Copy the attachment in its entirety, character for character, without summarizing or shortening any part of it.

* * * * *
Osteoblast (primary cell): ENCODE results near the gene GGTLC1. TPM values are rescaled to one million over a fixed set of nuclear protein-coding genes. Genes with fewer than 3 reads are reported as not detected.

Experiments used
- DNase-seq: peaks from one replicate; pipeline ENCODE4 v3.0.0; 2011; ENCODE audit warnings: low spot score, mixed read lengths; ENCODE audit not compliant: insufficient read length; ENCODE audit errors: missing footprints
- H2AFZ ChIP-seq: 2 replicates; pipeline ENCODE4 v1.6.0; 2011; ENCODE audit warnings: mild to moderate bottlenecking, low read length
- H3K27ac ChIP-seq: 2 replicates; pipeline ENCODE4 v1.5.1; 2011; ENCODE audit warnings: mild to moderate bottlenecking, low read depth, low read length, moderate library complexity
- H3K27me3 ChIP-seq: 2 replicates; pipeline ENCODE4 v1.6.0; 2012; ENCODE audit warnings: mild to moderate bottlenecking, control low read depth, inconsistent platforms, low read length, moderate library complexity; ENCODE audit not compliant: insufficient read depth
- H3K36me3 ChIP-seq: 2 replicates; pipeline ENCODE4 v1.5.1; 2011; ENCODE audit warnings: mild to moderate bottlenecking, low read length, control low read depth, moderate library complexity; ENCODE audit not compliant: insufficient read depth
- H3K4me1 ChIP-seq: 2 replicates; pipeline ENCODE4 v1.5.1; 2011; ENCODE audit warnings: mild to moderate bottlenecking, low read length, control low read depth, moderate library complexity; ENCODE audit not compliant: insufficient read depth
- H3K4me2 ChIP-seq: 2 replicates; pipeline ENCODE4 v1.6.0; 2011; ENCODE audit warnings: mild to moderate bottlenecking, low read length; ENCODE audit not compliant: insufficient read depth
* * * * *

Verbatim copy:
Osteoblast (primary cell): ENCODE results near the gene GGTLC1. TPM values are rescaled to one million over a fixed set of nuclear protein-coding genes. Genes with fewer than 3 reads are reported as not detected.

Experiments used
- DNase-seq: peaks from one replicate; pipeline ENCODE4 v3.0.0; 2011; ENCODE audit warnings: low spot score, mixed read lengths; ENCODE audit not compliant: insufficient read length; ENCODE audit errors: missing footprints
- H2AFZ ChIP-seq: 2 replicates; pipeline ENCODE4 v1.6.0; 2011; ENCODE audit warnings: mild to moderate bottlenecking, low read length
- H3K27ac ChIP-seq: 2 replicates; pipeline ENCODE4 v1.5.1; 2011; ENCODE audit warnings: mild to moderate bottlenecking, low read depth, low read length, moderate library complexity
- H3K27me3 ChIP-seq: 2 replicates; pipeline ENCODE4 v1.6.0; 2012; ENCODE audit warnings: mild to moderate bottlenecking, control low read depth, inconsistent platforms, low read length, moderate library complexity; ENCODE audit not compliant: insufficient read depth
- H3K36me3 ChIP-seq: 2 replicates; pipeline ENCODE4 v1.5.1; 2011; ENCODE audit warnings: mild to moderate bottlenecking, low read length, control low read depth, moderate library complexity; ENCODE audit not compliant: insufficient read depth
- H3K4me1 ChIP-seq: 2 replicates; pipeline ENCODE4 v1.5.1; 2011; ENCODE audit warnings: mild to moderate bottlenecking, low read length, control low read depth, moderate library complexity; ENCODE audit not compliant: insufficient read depth
- H3K4me2 ChIP-seq: 2 replicates; pipeline ENCODE4 v1.6.0; 2011; ENCODE audit warnings: mild to moderate bottlenecking, low read length; ENCODE audit not compliant: insufficient read depth